Based in an airfield close to Ypres, Lt Caunt experiences his first serious action with the enemy.
Flying a patrol with ‘Tiny’ and Jimmie a squadron of Huns suddenly dived down on us. But Jimmie never wavered, just flew straight ahead, but when the Jerries were about 300 feet away from us, he went up into a steep climbing turn and before the Huns could escape the trap we were into them. Jimmie tackled the leader, putting a quick burst into his tail, sending him down, in a wobbly flight, right down to the ground.
We were, in fact, outnumbered, and things could have gone badly, but at the critical moment eight Camels roared into the fray and, catching the enemy unawares, three were swiftly shot down. Remembering my strict instructions I kept position, out of the way on top of the fight but suddenly saw ‘Tiny’ hard pressed with a Hun close on his tail. By some good fortune they passed bang in front of me and I let my gun roar. To my amazement the Hun machine shot up into the air and then spun and disappeared from my vision. Next moment I heard a rat-tat-tat behind me and one of my wing struts dissolved into splinters. Round I went with a Hun on my tail letting me have it from his guns, but the excitement of the fight had entered into my blood, and I was determined he wouldn’t have my scalp, and he didn’t for ‘Tiny ‘had turned in on the Hun’s tail and a blast from his guns got the Hun’s engine and he went down in flames, not a very pleasant sight, I must admit.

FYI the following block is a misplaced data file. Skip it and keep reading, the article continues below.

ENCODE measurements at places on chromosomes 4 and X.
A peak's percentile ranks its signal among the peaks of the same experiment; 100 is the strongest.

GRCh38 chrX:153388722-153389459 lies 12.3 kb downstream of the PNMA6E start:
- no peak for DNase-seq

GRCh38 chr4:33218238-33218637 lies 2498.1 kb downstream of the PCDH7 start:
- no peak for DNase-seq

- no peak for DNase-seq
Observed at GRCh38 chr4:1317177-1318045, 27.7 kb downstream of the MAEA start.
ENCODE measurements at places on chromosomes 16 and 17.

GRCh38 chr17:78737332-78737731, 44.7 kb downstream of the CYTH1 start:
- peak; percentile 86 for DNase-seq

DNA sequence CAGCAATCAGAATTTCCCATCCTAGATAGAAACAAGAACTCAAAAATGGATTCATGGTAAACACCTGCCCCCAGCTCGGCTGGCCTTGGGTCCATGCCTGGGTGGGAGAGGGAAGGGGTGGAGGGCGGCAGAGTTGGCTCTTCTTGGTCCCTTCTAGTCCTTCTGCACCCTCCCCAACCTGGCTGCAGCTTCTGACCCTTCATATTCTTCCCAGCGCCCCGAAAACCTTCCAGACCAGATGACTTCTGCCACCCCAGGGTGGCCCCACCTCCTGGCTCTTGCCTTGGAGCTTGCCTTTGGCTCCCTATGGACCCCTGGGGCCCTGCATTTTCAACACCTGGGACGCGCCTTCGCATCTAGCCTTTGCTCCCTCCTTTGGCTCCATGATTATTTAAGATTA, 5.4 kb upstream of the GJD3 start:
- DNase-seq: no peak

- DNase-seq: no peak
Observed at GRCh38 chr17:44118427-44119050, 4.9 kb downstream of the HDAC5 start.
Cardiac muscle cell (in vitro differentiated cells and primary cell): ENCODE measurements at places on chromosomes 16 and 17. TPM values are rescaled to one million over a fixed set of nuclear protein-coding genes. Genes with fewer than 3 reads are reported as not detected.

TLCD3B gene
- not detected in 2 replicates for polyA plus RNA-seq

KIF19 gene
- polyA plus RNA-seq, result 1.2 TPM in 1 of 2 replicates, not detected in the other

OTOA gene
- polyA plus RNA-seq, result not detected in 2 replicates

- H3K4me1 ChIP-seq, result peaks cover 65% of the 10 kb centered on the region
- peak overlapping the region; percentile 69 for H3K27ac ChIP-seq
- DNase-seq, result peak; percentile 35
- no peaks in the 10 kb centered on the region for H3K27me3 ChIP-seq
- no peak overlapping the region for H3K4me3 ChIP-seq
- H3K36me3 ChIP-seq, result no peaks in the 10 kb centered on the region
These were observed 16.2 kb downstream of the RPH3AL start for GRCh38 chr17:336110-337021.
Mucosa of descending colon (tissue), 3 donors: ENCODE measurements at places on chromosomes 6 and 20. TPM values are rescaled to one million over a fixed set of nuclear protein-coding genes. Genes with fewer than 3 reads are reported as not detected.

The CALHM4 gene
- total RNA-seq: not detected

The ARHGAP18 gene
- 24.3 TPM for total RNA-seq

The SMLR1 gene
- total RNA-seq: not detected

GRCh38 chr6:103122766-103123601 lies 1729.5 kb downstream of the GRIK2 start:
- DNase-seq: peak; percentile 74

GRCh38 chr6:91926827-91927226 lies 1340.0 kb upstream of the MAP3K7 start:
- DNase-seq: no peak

The battle was over now, our loss being one machine, but we had shot seven of theirs down. It was a very jubilant crowd who got back, but my joy was increased when I learnt that I had shot down the deputy leader, whose machine had fallen into our lines. It was a lucky burst that got him, but I was officially credited with my first Hun, and quietly congratulated by the Major. ‘Tiny’ just said ‘Thanks old man, but don’t let it go to your head’. The next day ‘Tiny’ and I went to see the wreckage of the German machine, we brought back a souvenir to hang up in the mess. We also attended the funeral of the pilot who was buried with full military honours. I suffered strange emotions and was rather sad to see him buried. War seemed rather a rotten shame.